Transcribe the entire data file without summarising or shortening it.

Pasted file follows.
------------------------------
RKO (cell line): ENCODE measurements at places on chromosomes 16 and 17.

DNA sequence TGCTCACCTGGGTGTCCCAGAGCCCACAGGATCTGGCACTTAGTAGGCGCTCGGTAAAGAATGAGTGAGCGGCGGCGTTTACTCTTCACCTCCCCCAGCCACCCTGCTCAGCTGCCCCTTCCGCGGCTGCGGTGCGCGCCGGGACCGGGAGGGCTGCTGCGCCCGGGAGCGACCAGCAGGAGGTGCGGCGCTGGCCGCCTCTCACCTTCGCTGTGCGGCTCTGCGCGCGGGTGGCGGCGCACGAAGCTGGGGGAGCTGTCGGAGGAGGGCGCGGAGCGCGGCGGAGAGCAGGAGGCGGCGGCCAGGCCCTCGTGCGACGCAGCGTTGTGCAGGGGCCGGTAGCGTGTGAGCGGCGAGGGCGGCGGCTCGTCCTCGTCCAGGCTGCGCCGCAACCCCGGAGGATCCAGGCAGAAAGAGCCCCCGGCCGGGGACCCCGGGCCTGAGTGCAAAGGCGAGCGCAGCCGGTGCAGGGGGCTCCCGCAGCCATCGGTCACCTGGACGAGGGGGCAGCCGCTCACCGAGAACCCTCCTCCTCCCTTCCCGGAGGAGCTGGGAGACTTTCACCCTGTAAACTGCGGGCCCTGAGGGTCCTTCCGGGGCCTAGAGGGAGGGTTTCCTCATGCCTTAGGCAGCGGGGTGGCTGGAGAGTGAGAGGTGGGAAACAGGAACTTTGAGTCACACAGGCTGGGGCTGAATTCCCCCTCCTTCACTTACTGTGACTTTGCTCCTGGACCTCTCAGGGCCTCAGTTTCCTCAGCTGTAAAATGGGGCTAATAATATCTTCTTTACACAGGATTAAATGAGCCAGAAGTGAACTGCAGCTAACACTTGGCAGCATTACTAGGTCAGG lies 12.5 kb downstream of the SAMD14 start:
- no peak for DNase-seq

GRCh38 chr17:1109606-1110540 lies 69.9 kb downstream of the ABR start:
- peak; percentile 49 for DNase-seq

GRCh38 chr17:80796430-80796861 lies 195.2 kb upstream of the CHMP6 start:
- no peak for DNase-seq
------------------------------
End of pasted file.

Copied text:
RKO (cell line): ENCODE measurements at places on chromosomes 16 and 17.

DNA sequence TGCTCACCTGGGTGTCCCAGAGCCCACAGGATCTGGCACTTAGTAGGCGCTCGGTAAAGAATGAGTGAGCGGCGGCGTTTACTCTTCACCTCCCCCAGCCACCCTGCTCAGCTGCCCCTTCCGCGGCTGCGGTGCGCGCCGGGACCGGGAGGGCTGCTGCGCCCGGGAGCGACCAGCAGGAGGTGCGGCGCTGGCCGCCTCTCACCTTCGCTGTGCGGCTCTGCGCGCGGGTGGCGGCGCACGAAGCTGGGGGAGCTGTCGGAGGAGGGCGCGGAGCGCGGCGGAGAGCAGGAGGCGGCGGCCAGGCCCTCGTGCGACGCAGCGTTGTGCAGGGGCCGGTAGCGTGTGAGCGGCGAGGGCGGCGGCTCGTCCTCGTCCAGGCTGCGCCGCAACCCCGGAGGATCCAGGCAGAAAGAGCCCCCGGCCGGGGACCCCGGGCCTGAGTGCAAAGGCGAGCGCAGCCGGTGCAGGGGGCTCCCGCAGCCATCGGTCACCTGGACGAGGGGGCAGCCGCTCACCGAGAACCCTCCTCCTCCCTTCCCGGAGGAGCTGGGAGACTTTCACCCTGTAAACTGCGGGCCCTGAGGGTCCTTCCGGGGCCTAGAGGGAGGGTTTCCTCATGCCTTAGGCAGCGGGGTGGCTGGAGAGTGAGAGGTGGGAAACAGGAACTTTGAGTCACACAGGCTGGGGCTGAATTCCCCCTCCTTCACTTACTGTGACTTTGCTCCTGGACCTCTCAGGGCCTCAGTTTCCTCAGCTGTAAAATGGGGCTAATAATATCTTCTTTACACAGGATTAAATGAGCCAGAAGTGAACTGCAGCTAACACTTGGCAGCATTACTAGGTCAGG lies 12.5 kb downstream of the SAMD14 start:
- no peak for DNase-seq

GRCh38 chr17:1109606-1110540 lies 69.9 kb downstream of the ABR start:
- peak; percentile 49 for DNase-seq

GRCh38 chr17:80796430-80796861 lies 195.2 kb upstream of the CHMP6 start:
- no peak for DNase-seq